We’ve seen multiple rumors and supposed leaked CAD designs now that show Apple is about to change up the left side of your iPhone. Well, assuming you buy an iPhone 15 Pro. On the higher-end iPhones, the up and down buttons are being replaced by a single volume button, and the mute switch we’ve had on iPhones since the beginning will now also be a button.
These are apparently going to be solid-state buttons that don’t actually depress. Just like the Touch ID modules on iPhone SE, the trackpads on MacBooks, or the virtual buttons on the stems of AirPods Pro, these buttons will actually just be touch-sensitive areas connected to Taptic Engine haptics that imitate the feel of a click when pressed, even though nothing ever moves.
It’s an interesting new development, a curious little detail among more interesting new features, but I can’t figure out exactly why Apple might be doing this. It doesn’t seem to solve any problem or enable any great new functionality or feature that isn’t possible today. And it might even introduce some new problems.
Cost and durability
It’s tempting to think the move to solid-state buttons is about making the iPhone more durable. But the buttons are not the weak link that causes iPhones to break–the glass on the front and back is.
Apple also doesn’t seem to have any problem making iPhones as waterproof as they need to be with the current button design. Surely the Lightning port (or USB-C on iPhone 15 Pro) is the limiting factor there, as evidenced by the Apple Watch’s superior waterproofing while still featuring clickable buttons.
It doesn’t seem like it would be a cost-saving measure, either. In fact, adding a touch sensor and Taptic Engine to the iPhone likely more than offsets the cost of the current, traditional buttons. And switching to solid-state buttons doesn’t seem like it would save internal space–the current button mechanism is smaller than even the smallest Taptic Engine would be.
Of course, it’s possible that Apple has some clever engineering solution that makes a solid-state design cheaper or smaller or both, but it’s hard to imagine that being the case. And if it was, you’d think it would not be only for the Pro model. So why is Apple making this change?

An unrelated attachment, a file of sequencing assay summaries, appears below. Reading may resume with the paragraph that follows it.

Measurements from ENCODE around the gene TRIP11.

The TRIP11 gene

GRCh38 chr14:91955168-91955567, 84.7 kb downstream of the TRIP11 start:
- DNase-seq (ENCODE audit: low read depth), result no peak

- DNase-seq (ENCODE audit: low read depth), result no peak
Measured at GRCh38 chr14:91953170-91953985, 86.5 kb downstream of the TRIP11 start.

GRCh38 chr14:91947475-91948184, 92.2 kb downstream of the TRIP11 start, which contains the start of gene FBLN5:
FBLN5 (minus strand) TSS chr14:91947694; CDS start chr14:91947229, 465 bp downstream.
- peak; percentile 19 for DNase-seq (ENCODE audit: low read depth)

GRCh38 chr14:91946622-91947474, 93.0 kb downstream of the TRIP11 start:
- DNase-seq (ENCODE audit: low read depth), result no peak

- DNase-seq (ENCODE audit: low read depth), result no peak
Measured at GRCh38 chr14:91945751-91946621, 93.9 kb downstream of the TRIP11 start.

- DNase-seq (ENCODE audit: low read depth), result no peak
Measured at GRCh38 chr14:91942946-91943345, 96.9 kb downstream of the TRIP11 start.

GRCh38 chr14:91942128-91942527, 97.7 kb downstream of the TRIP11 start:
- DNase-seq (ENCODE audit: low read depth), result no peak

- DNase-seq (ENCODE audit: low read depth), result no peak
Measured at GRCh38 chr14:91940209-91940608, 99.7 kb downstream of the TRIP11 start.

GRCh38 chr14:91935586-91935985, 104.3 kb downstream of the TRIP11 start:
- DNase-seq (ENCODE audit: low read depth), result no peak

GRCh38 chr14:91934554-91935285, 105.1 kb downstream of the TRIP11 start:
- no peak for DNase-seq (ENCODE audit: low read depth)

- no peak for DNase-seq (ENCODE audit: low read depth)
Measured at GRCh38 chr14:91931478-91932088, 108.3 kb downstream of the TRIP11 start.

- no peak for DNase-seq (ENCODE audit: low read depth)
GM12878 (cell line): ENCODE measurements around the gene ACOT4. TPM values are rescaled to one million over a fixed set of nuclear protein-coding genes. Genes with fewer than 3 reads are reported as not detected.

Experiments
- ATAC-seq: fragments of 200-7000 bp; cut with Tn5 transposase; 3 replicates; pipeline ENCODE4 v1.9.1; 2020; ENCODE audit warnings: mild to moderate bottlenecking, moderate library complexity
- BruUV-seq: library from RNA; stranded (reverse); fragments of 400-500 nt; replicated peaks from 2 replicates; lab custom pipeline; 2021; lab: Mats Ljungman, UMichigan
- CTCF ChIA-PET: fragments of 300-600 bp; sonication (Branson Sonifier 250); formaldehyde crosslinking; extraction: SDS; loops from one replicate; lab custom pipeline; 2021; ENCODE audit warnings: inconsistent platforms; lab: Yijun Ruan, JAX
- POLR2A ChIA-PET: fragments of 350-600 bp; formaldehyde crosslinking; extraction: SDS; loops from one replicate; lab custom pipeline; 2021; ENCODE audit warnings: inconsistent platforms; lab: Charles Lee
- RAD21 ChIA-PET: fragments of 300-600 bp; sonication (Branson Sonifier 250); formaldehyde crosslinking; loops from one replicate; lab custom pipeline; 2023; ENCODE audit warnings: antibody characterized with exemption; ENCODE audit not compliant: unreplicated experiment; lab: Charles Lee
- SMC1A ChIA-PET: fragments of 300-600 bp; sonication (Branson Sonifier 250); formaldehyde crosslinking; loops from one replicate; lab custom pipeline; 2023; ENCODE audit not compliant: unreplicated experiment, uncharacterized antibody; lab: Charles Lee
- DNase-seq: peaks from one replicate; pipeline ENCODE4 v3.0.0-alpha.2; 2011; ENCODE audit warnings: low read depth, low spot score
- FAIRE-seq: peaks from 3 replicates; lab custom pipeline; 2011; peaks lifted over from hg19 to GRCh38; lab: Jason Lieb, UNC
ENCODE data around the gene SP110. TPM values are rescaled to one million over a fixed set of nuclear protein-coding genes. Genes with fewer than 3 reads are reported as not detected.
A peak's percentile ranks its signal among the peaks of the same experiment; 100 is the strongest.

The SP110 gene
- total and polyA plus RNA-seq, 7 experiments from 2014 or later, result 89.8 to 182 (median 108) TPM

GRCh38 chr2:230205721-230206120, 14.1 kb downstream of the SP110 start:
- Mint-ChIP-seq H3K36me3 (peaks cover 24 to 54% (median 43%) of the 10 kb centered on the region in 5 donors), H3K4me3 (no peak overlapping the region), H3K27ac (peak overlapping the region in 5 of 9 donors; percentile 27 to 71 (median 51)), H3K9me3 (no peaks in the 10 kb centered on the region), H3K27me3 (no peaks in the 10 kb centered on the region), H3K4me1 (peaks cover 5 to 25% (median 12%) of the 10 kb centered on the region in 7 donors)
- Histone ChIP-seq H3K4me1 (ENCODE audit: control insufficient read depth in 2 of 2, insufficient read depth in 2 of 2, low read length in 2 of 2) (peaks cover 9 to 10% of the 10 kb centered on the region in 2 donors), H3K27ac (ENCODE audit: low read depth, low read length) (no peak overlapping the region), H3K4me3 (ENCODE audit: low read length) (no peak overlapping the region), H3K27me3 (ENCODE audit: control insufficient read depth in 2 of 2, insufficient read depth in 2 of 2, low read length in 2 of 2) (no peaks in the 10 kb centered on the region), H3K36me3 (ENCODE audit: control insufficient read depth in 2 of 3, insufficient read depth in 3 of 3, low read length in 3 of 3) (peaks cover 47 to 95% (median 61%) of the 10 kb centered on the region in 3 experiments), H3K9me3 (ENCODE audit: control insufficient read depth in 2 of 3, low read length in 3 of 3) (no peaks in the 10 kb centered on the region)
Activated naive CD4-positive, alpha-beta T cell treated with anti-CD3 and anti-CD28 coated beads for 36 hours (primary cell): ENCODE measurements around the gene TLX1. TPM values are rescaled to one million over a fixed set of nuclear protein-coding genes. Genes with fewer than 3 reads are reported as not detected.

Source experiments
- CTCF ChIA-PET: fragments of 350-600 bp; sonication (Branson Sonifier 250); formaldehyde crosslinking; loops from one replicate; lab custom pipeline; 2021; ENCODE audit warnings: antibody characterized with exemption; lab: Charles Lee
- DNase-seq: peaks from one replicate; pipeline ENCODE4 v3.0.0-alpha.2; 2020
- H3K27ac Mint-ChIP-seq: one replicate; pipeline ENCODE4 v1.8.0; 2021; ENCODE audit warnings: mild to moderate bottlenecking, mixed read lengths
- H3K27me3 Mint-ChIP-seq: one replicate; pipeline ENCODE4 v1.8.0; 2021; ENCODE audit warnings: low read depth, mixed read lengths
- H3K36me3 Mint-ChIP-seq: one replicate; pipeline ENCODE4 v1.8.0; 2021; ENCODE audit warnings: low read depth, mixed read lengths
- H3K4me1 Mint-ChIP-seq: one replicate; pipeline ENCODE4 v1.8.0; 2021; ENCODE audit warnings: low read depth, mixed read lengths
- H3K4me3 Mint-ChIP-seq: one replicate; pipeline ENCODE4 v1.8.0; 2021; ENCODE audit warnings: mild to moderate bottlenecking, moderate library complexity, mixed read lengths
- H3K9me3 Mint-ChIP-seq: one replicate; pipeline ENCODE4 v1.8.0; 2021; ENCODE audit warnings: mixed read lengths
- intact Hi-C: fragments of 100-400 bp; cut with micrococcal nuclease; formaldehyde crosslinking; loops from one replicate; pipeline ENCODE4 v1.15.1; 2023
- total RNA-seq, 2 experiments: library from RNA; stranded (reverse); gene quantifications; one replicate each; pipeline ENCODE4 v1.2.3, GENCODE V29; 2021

Dominik Tomaszewski / Foundry
Benefits and drawbacks
When Apple transitioned to the Force Touch trackpad, there were clear benefits. It was hard to click the trackpad near the top edge where the hinge was, and Force Touch fixed that. It also lets you “click” in multiple places easily, and apply different levels of force.
With something as simple as the volume buttons and mute switch, one struggles to think of scenarios that are made better by a Force Touch solution. A single volume button could be swipeable for faster volume adjustment, but that sounds like a nightmare for those who use a case (which is most iPhone users). It could detect different levels of force, but for what purpose?
Maybe Apple could make a quick tap, double-tap, hard press, or something that triggers playback or accessibility controls, or the like. But that’s doable with today’s buttons–it’s a software problem. Plus it’s a worrisome idea, as with no visual indication that the volume button does something else when pressed or tapped a certain way, it’s going to be accidentally triggered by confused users all the time (like 3D Touch was before Apple got rid of it).
It’s easier to see why replacing the mute switch with a mute button could be desirable. Yes, you lose the ability to simply glance at the side of your phone to visually confirm if it is muted or not, but the tiny mute switch is often hard to manipulate. For those who use a case or have fine motor control problems, a button is going to be much easier to manipulate than the current tiny switch. And how many of us have accidentally turned on our phone’s volume when pulling it out of our pockets? I’m still not sold on the need for it to be solid-state, but a mute button will be an improvement.
It’s all about the software
I keep thinking about why Apple would make this hardware change. It’s not cheaper, doesn’t save internal space, doesn’t necessarily improve durability or waterproofing, and usability is sort of a “better in some ways worse in others” situation.
But then I remember the Dynamic Island on iPhone 14 Pro. Before its official unveiling, we had reliable leaks that Apple was going to have a hole-punch style “pill” area for Face ID sensors and a “hole” next to it for the front camera. There were all sorts of mockups showing what it would look like.
It was the software side that made it special. The “pill and hole” was hidden behind an entirely new element that turned a hardware issue into an interface solution. Because the hardware requires a lot of parts suppliers and manufacturing partners, the physical aspects of a new iPhone often leak out. The software, tightly controlled within Apple’s walls, is always a surprise. Hence the impact of the Dynamic Island.
I hope a surprise akin to (if not as significant as) Dynamic Island is exactly what Apple has in store for us with this new force-touch solid-state volume and mute design. Because if it’s just touch-sensitive and swipe-able volume control, I have to wonder…why?